Social workers demonstration 311 .
(photo credit: Courtesy)
The social workers’ strike seemed likely to continue into its third day Tuesday after negotiations between the Social Workers Union, the Histadrut labor federation and the Treasury on Monday yielded no results.
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A spokesman for the Social Workers Union said a mass demonstration was planned for Tuesday opposite the Finance Ministry in Jerusalem to protest its refusal to meet their demands, which include an increase in salaries, an overhaul of the current pay scales and an improvement in work conditions.
“The demonstration takes place on International Women’s Day, and more than 5,000 social workers are expected to turn up,” he said, adding that 89 percent of social workers were women.
A statement released by the Histadrut on Monday said that the main sticking point in the negotiations was ensuring that some 5,000 social workers currently employed in the private sector would also be part of the deal.
“It is not fair that a public employee will receive a pay increase, but a social worker employed by a charity will not, just because the state decides to privatize its welfare system,” a union representative involved in the negotiations said.
Roughly 10,000 social workers are employed in the public sector and, according to the union, 27% of them earn the minimum wage.
An additional 5,000 social workers are employed by nonprofit organizations that often work for the government as part of privatization schemes; their salaries are even lower, a union spokesman said.
On Saturday night, the Finance Ministry released a statement discounting the social workers’ claims that their average salary was less than NIS 6,000 a month, suggesting rather that the average monthly income was closer to NIS 8,000. It also outlined an offer to bump up salaries by roughly NIS 1,000 a month.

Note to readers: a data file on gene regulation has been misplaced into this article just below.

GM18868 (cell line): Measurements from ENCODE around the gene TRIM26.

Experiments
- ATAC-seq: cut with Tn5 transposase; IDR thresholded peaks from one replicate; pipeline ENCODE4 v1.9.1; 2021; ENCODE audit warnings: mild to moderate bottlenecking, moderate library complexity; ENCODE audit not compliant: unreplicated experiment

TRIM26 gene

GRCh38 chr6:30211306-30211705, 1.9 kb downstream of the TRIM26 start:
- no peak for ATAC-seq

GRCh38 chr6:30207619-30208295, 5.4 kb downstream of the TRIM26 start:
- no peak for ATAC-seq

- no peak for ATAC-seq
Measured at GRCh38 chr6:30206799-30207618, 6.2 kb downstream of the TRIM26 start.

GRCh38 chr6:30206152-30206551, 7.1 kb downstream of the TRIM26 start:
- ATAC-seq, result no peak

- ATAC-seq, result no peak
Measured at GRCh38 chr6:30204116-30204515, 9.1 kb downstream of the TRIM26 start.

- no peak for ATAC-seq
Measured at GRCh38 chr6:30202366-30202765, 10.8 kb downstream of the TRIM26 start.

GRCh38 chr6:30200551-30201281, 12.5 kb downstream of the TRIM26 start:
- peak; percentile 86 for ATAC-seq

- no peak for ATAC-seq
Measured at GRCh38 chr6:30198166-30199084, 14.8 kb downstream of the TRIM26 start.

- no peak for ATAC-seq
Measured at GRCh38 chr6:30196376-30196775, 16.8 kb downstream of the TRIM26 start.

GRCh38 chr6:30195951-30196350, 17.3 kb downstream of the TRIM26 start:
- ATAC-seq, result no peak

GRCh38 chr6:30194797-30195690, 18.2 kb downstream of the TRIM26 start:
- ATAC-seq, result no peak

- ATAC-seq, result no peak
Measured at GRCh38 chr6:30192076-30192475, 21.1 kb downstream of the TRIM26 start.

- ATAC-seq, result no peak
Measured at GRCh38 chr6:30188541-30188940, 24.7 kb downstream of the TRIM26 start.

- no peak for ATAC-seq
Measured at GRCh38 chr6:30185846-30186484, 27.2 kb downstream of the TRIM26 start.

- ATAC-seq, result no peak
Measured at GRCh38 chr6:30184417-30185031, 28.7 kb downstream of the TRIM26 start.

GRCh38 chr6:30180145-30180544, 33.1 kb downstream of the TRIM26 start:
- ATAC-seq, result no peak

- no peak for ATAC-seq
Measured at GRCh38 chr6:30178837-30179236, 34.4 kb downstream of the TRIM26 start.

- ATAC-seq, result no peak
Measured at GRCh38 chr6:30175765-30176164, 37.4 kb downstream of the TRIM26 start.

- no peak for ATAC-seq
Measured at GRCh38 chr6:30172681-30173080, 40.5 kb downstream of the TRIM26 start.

“I have been a social worker for 20 years and my base salary is NIS 4,200,” one of the striking social workers said Monday. “Sometimes I volunteer to be on emergency call and work on weekends or in the evenings, and then I get a bonus of a few hundred shekels, but it really depends on the extra work I do.”
Preferring to remain nameless, the social worker added that less
experienced social workers did not always have the option to work
She said she suspected social workers employed by certain government
offices, such as the National Insurance Institute or the Defense
Ministry, might earn a higher wage, and this could be what the Treasury
is referring to.
“I feel terrible about striking,” said the social worker. “Before I left
[to go on strike] I had a few emergency cases and it is very hard to
not be following them. There is one elderly lady who was in hospital and
there is no one there to make sure she gets the care she needs. It is
possible that the hospital will send her home and not even check that
she has the help she needs there.”
The Social Workers Union has been operating a hot line (1-700- 700-331)
to deal with emergency cases only, and a specially appointed committee
has been tasked with accepting or rejecting cases based on whether they
constitute a life-or-death situation.
The union’s spokesman said that on Monday it had received 130 calls, but
social workers were permitted to respond to only four of them.